Clinical OMICS

MAY-JUN 2018

Healthcare magazine for research scientists, labs, pathologists, hospitals, cancer centers, physicians and biopharma companies providing news articles, expert interviews and videos about molecular diagnostics in precision medicine

Issue link: https://clinicalomics.epubxp.com/i/979295

Contents of this Issue

Navigation

Page 32 of 51

www.clinicalomics.com May/June 2018 Clinical OMICs 31 clinical impact of each mutation. To date, Mastermind has indexed nearly 6 million scientific articles covering every disease, gene and variant, out of the 30 million titles and abstracts in PubMed. The indexed articles contain data on more than 1.5 million variants, according to Genomenon. "Our partnership is starting with enhancing the Mastermind Genomic Search Engine to determine the pathogenicity of variants by ACMG criteria," Klein said. "The latest release of Mastermind helps users to identify clinically relevant literature that is applicable to ACMG classification to accelerate variant interpre- tation. This is the first step in reducing the single big- gest bottleneck in scaling the clinical use of whole genome sequencing." At the American Associ- ation for Cancer Research (AACR) Annual Meeting 2018 in April, Genome- non and Veritas presented findings from a pilot study assessing Mastermind. In "Evaluation of Genom- enon Mastermind for Gene- Level Literature Curation," Ryan Schmidt, M.D., Ph.D., a Molecular Genetic Pathology Fellow at the Laboratory for Molecular Medi- cine at Harvard Medical School and a resident-physician-clinical pathology at Brigham & Women's Hospital, and colleagues, used three search strate- gies to examine 10 genes frequently included in diagnostic testing for hypertrophic cardiomyopathy with a range of known gene-disease asso- ciation strengths (MYH7, MYBPC3, TPM1, TNNI3, TNNT2, ACTN2, CSRP3, TNNC1, NEXN, and VCL). The researchers carried out a PubMed search; a PubMed search with medical subject headings (MeSH)-based disease terms, representing a curated vocabu- lary that is shared between PubMed and Mastermind; and a search via Mas- termind. The searches yielded 1,910, 1,436, and 2,432 PubMed reference numbers, respectively. Mastermind increased the number of results by 69.4% over a matched PubMed/MeSH search, and 27.3% over a "real world" PubMed search. The study also found that 22% of PubMed results were not found by Mastermind—but the percentage dropped to 3.9%, and number of arti- cles rose to 4,892 following improve- ments made to Mastermind in response to these results. "GM [Genomenon Mastermind] improves literature curation sensitiv- ity due to its expanded search capabil- ities including examination of the full text and may improve on traditional literature search methods in certain situations," Schmidt and colleagues concluded. "Additional [development] to improve the specificity of GM search results is required to fur- ther eliminate 'off-target' results." The companies have iden- tified ensuring proper vari- ant classification efficiently, at scale, by identifying and prioritizing relevant litera- ture as one of two challenges that have held back the advancement of the genom- ics industry—and which their partnership is designed to address. The other chal- lenge, the companies assert, is developing an efficient way to alert and update vari- ant classifications as new knowledge arises. In the partnership's sec- ond stage, Veritas and Genomenon plan to collabo- rate on using AI and machine learning to accelerate genomic interpretation. Genomenon has developed a propri- etary GLP engine based on technology patented and licensed from the Univer- sity of Michigan. The company's GLP engine is designed to recognize and index all synonyms that authors could use for diseases, genes, and variants (continued on next page) wildpixel / Getty Images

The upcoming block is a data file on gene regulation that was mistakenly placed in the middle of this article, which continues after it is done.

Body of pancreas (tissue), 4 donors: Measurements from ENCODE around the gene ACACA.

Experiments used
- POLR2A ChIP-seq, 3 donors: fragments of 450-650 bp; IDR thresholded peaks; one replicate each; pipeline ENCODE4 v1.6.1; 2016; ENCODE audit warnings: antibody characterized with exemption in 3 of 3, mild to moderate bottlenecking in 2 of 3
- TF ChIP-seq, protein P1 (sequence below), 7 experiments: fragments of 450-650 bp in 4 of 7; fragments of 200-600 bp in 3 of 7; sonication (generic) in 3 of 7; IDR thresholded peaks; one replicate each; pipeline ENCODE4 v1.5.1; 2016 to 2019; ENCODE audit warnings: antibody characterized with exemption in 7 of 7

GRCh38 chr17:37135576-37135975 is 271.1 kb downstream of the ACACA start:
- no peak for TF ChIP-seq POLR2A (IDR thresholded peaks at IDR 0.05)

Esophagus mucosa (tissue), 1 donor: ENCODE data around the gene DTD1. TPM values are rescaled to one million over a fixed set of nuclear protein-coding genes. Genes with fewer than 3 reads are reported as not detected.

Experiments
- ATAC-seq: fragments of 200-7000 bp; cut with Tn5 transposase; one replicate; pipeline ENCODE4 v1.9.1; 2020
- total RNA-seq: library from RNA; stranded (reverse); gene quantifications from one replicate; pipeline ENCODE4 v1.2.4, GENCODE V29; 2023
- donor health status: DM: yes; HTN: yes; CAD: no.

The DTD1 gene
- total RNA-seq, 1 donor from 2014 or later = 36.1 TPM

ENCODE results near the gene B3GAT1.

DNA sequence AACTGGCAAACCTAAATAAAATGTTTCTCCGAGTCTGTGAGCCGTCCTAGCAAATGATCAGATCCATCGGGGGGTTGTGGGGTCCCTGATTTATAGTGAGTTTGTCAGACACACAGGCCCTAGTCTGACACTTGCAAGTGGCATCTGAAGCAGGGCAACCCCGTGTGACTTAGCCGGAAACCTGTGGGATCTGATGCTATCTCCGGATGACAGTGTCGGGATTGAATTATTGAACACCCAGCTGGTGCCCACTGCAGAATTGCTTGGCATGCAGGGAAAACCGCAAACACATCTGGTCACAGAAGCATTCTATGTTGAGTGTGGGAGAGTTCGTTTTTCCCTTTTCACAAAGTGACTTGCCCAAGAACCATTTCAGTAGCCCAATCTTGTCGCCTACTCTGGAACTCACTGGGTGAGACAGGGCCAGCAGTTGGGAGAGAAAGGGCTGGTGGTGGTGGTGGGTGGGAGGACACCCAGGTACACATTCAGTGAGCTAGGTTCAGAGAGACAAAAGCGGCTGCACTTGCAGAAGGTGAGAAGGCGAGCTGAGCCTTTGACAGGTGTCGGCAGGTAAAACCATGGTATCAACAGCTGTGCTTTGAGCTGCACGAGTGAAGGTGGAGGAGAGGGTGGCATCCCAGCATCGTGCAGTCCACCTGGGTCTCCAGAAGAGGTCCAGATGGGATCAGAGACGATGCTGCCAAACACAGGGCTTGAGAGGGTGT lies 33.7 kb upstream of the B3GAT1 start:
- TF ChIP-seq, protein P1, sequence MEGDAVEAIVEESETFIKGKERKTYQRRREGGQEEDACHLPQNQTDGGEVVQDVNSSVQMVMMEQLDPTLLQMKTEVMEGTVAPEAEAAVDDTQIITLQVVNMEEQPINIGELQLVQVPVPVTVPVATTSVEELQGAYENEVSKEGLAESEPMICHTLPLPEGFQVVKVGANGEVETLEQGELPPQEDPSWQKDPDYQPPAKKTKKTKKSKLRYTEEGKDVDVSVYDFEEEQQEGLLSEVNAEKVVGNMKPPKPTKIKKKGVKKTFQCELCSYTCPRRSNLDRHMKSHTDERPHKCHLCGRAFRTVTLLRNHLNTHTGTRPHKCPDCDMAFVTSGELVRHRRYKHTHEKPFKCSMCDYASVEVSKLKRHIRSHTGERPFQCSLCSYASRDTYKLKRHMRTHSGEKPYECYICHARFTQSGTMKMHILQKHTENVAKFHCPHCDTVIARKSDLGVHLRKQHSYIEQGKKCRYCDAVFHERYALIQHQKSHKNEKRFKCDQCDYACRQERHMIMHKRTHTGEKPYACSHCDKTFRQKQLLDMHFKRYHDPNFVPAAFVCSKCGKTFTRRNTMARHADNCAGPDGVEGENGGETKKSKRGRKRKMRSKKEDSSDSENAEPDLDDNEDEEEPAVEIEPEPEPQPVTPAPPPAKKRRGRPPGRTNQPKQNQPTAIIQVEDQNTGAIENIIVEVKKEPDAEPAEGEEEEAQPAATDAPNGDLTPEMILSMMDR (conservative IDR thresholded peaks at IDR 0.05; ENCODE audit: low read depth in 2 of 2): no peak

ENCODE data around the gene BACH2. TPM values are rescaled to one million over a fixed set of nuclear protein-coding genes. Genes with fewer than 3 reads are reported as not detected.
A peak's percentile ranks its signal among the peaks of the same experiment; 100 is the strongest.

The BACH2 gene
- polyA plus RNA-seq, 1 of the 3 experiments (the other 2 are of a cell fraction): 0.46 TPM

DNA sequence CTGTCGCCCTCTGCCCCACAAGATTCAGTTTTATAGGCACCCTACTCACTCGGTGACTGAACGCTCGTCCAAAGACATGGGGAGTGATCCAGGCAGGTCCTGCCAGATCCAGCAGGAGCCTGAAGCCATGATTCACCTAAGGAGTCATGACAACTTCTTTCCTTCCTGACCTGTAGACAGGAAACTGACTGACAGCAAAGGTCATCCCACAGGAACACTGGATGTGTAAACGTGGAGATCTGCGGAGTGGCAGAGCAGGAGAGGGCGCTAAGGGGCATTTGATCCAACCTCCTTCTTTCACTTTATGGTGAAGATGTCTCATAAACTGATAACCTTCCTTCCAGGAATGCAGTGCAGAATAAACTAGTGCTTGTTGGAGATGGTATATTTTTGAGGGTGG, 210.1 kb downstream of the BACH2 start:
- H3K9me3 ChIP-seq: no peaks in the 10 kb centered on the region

Articles in this issue

Links on this page

Archives of this issue

view archives of Clinical OMICS - MAY-JUN 2018